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June 11th, 2010
03:59 AM ET

My Take: New portrait of Muslim America shows community on edge

Editor's Note: Frankie Martin is Ibn Khaldun Chair Research Fellow at American University's School of International Service and is a contributor to the new book Journey into America: The Challenge of Islam.

By Frankie Martin, Special to CNN

As I got off the plane in St. Louis in September 2008, I didn’t realize I was beginning a journey that would change my life.

On that day, I–along with several researchers working with Professor Akbar Ahmed, American University’s Chair of Islamic Studies–began a grueling project aimed at studying America’s Muslim population and its relationship to American identity. Now, nearly two years, 75 cities and 100 mosques later, Journey into America: The Challenge of Islam, will be published by the Brookings Institution Press this month.

In addition to providing unprecedented insight into America’s Muslim community, it also led me to look at my own country, the United States, in a different way.

I had taken Professor Ahmed’s class on improving relations between Islam and the West as an underclassman shortly after the US invaded Iraq in 2003 and had traveled across the Muslim world with him for the book Journey into Islam: The Crisis of Globalization, listening to Muslim voices in countries including Jordan, Pakistan, and India.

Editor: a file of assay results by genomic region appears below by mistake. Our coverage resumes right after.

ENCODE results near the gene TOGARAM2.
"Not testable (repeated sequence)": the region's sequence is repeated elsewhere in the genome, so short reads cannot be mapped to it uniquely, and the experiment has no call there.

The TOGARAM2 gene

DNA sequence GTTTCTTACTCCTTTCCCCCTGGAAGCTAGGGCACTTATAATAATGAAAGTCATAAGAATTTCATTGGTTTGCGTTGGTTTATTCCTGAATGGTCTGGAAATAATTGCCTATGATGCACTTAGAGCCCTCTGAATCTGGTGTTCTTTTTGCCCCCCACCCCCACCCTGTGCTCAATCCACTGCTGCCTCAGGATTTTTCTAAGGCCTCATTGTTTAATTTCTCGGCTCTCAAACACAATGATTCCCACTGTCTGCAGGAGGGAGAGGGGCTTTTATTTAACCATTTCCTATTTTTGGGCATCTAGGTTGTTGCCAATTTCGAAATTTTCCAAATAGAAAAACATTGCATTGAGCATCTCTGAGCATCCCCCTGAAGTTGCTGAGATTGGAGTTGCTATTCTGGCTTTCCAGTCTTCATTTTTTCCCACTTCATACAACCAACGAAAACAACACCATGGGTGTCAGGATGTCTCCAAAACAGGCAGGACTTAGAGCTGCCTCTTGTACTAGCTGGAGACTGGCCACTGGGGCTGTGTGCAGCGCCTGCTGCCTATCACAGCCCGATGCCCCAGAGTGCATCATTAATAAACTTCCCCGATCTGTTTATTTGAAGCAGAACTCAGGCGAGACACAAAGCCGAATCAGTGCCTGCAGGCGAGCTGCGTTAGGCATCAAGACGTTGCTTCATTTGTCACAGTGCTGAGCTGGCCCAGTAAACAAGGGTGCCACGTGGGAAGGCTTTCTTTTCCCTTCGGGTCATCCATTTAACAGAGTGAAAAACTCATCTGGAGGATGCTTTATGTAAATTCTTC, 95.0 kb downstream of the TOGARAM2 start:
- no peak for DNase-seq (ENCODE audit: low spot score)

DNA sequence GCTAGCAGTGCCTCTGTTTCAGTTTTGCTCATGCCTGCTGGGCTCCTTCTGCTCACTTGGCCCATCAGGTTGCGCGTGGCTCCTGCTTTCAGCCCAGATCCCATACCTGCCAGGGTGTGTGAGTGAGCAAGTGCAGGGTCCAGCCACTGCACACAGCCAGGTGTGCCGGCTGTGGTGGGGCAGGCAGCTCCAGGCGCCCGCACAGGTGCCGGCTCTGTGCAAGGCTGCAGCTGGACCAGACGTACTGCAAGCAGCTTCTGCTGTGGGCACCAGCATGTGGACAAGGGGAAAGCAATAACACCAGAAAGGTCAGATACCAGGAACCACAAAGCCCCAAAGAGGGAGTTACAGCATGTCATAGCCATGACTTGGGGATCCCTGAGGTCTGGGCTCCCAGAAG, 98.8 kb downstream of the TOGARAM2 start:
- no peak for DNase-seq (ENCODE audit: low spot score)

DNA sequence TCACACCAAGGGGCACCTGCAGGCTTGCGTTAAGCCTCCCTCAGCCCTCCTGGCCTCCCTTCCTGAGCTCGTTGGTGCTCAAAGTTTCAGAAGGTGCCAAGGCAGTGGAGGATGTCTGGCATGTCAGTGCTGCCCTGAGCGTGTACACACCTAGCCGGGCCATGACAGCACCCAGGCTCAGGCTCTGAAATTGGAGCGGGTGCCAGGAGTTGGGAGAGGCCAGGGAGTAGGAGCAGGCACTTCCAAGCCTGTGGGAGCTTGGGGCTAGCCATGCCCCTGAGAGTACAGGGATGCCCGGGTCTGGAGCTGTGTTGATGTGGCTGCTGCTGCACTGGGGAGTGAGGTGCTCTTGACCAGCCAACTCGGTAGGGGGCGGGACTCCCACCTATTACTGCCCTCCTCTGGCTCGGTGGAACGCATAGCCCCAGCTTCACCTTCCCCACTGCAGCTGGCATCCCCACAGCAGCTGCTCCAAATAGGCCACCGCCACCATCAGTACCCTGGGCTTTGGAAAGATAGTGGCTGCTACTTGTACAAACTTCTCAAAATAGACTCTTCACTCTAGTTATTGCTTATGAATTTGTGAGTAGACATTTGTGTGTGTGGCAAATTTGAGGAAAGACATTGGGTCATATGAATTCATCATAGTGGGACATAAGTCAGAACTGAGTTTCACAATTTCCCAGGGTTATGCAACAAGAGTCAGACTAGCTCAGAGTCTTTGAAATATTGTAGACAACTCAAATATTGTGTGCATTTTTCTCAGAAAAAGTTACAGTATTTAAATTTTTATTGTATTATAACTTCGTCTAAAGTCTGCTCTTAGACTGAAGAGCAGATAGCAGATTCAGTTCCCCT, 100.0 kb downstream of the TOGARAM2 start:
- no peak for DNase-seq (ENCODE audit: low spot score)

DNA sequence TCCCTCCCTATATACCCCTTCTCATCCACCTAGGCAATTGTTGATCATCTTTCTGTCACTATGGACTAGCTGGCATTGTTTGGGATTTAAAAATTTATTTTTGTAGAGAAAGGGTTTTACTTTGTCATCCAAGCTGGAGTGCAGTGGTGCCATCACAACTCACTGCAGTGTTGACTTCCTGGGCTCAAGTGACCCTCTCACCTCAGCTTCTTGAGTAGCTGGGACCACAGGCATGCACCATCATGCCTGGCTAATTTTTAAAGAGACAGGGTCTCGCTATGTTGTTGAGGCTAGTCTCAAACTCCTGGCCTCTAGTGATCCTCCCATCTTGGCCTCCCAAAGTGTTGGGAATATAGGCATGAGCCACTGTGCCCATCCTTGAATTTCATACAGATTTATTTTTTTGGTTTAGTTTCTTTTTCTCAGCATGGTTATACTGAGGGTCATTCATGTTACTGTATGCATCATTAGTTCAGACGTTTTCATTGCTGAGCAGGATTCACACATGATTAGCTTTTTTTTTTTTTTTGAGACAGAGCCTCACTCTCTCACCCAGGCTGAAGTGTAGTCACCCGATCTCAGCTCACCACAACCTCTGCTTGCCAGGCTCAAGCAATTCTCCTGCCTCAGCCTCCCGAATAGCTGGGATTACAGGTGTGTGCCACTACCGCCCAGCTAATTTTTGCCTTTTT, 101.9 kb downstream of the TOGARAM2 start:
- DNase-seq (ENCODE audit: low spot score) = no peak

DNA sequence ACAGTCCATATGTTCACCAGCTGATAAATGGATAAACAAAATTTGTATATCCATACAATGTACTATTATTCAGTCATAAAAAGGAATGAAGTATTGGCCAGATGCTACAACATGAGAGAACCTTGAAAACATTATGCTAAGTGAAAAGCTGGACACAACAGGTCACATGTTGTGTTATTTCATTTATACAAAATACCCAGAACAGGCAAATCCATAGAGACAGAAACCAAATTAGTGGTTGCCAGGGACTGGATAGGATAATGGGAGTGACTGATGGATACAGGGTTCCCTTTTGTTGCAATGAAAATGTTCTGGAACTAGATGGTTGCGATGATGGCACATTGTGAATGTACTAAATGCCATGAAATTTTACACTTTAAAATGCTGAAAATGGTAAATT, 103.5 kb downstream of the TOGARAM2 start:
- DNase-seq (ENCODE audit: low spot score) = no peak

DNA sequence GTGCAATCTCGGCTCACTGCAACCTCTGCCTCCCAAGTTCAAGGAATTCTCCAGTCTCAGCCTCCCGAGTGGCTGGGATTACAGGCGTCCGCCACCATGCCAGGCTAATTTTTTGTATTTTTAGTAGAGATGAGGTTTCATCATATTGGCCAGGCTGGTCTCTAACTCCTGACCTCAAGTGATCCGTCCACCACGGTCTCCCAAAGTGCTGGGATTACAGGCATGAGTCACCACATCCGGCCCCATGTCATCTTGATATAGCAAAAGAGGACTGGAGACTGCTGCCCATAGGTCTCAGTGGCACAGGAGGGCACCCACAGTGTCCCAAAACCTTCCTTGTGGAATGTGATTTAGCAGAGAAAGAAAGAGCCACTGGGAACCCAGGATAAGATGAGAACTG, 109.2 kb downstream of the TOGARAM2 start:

On that trip, during which Muslims in eight countries cited “American negative perceptions of Islam” as the greatest threat to the Muslim world, I was ready for anything and eager to learn. After all, I had spent the second half of my life living and traveling widely around the world, from Kenya to China, and studying foreign lands in my international relations courses.

America was a different matter. This, I thought, was a country that I knew. Yet although I lived in the Baltimore suburbs until I was a teenager and went to college in Washington, DC, like many Americans I was familiar with only a few states, and had never experienced entire regions like the South.

Assisting a world-renowned anthropologist on a De Tocqueville-esque quest would change this. Like that earlier foreign traveler, Professor Ahmed saw his endeavor as a tribute to a nation that had welcomed him so warmly in crafting a study which would examine both the strengths of America and the parts that could be strengthened.

Within a few hours on our first day—which took us to Somali refugees in a St. Louis housing project—I realized I was experiencing something unique. Though I’m a Christian, I was seeing the country through Muslim eyes, including those of my professor.

But this was only part of the story. In order to see how Muslims were fitting into America—and what it meant to fit in—we would need to talk to Americans from all backgrounds and religions. Assisting us would be data from the roughly two thousand surveys we distributed in the field as well as countless conversations on our travels.